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36 Hours (1964)

Rod Taylor plays Maj. Walter Gerber, a German psychiatrist pressed into service by the Nazis as an intelligence agent.

This movie has well-drawn characters played by top-notch performers. It has an unusual premise, a good deal of suspense and a touch of humor. Perhaps the biggest mystery is why this movie isn't more well-known.

In the days just before D-Day, American Maj. Jefferson Pike (James Garner) is sent to Lisbon to confirm that the Nazis erroneously think the Allied assault will be at Calais rather than Normandy.

But Pike is captured by the Nazis, who use a novel method of espionage to get him to disclose the true location of the invasion: They try to convince Pike that the war has been over for six years and there is no reason to keep the Allied assault a secret.

This plan is the brainchild of "Walt" Gerber, an earnest, intelligent, likeable man. Originally, the doctor used this brainwashing device to treat young, shellshocked soldiers -- convincing them that years had passed, the war was over and they were safe. He was interested only in healing and helping. But the Nazis found a way to twist his expertise to suit their needs.

The prize subject is Pike, who after his capture awakens in a hospital, supposedly suffering from severe amnesia. His is startled to see that he has aged -- he needs glasses and has gray hair. The newspaper says it's 1950. And Pike eventually is told that his nurse, Anna (Eva Marie Saint), is his wife.

All of this, however, is a carefully crafted fiction. And Gerber -- who appears to be an American doctor -- has 36 hours to get Pike to reveal the site of the D-Day invasion -- or else the SS will turn to more violent methods.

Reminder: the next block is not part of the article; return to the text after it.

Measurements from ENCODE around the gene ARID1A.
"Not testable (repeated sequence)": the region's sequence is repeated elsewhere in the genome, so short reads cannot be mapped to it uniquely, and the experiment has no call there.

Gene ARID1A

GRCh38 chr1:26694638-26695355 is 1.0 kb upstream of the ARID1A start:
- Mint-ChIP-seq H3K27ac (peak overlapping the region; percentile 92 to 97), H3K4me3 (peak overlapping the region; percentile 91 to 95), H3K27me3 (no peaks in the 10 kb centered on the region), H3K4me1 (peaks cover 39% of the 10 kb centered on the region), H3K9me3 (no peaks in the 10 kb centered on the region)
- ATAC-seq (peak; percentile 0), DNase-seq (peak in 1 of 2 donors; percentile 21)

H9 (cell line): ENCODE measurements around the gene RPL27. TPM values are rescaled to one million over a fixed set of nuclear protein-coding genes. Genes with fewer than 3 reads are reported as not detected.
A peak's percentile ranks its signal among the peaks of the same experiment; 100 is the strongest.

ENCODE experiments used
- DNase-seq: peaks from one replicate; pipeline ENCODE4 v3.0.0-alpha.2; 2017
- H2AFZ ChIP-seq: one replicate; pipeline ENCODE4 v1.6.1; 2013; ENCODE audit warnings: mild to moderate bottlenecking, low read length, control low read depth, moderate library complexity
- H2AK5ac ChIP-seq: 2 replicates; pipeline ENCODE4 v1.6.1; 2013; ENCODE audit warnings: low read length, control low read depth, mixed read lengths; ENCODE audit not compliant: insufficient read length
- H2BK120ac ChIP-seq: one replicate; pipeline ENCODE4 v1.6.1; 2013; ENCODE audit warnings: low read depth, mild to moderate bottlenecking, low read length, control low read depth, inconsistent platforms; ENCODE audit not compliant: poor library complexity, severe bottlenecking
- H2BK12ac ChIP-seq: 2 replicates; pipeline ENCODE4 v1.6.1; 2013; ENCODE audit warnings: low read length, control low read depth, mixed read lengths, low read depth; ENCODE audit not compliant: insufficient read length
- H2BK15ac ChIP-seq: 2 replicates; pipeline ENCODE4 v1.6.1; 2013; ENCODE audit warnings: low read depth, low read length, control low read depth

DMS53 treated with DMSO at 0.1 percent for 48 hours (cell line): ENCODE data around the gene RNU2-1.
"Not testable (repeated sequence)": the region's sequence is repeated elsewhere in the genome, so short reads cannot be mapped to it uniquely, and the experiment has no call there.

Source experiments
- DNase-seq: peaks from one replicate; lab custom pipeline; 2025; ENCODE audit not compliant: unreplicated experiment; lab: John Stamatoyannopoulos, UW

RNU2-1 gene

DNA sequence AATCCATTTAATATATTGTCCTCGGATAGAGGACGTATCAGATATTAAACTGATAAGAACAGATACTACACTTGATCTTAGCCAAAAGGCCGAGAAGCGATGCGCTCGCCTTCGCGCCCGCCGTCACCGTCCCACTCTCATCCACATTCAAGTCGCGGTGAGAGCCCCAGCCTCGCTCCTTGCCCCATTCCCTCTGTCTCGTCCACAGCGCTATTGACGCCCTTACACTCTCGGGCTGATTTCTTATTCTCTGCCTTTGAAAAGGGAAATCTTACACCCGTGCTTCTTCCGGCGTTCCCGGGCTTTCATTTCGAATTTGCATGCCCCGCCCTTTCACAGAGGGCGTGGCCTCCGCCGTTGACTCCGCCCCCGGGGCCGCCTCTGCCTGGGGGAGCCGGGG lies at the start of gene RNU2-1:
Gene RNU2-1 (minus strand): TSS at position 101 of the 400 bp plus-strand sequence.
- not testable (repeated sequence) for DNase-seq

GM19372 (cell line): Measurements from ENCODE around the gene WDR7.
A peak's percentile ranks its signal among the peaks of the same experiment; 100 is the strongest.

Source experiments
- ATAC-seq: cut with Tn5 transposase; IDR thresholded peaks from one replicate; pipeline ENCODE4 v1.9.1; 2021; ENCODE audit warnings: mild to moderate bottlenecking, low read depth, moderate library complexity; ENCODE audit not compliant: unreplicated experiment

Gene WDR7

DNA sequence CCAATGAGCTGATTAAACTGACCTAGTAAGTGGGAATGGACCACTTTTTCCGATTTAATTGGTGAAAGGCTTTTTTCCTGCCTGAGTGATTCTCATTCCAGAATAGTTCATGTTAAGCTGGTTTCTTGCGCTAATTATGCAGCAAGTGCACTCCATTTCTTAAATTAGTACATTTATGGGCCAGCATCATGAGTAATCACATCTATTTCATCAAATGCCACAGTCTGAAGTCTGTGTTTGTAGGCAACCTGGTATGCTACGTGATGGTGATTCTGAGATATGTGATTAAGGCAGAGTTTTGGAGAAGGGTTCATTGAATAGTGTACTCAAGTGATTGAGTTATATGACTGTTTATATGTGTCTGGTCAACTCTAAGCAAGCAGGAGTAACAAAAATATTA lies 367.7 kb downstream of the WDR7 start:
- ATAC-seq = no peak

Taylor is brilliant in his role, creating a warm and engaging character -- not an easy task considering Gerber is a German officer during World War II. That's generally not a sympathetic character type, but Gerber is different: He's a good soldier, a good doctor, but not a good Nazi.

In fact, Taylor once commented:

I loved the role of Walter Gerber because it was almost two roles in one: charming American doctor on one hand, and the Nazi-hating young German on the other.

-- Rod-Lore fan club newsletter, October 1964

Praise was heaped upon Rod in a review of the Blu-Ray release of the movie. The review noted how the memory loss premise of the movie is disorienting...

Further disorienting viewers nearly as much is that fact that Rod Taylor was an Australian playing a German impersonating an American. In a few scenes he speaks German to his superiors, and toward the end he switches from his U.S. Army doctor's uniform to a German Luftwaffe one, but at all times he's very convincing.

The movie's plot, and Taylor's character particularly are wildly improbable almost to the point of being absurd but Taylor, who stands out in the film, even above Garner, sells it magnificently. His screen persona, tough and masculine but gentle and reassuring almost to the point of sweetness, made him as perfect for 36 Hours as his signature roles in The Time Machine and Hitchcock's The Birds.

"Good German" characters are almost impossible to play, but Taylor succeeds in winning the audience's sympathy, even though he's working harder than anyone else trying to extract top secret info for Nazis.

The movie had its world premiere in London on Nov. 26, 1964, and debuted in the U.S. in January 1965.



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IMDB // Wikipedia

Turner Classic Movies

Pressbook item about Rod (PDF)

Rod Taylor plays a villain now, 1964 article (PDF)

On Location report from Liz Ploger, Rod-Lore newsletter, October 1964 (PDF)

On the set report from a fan, Rod-Lore newsletter, October 1964 (PDF)

MGM press release: A U.S. national park was transformed into the Black Forest of Bavaria.

DVDTalk review of Blu-Ray

Dusted Off blog analysis

Beware of the Dog: Roald Dahl short story upon which "36 Hours" is based.



Available on DVD

Trailer on YouTube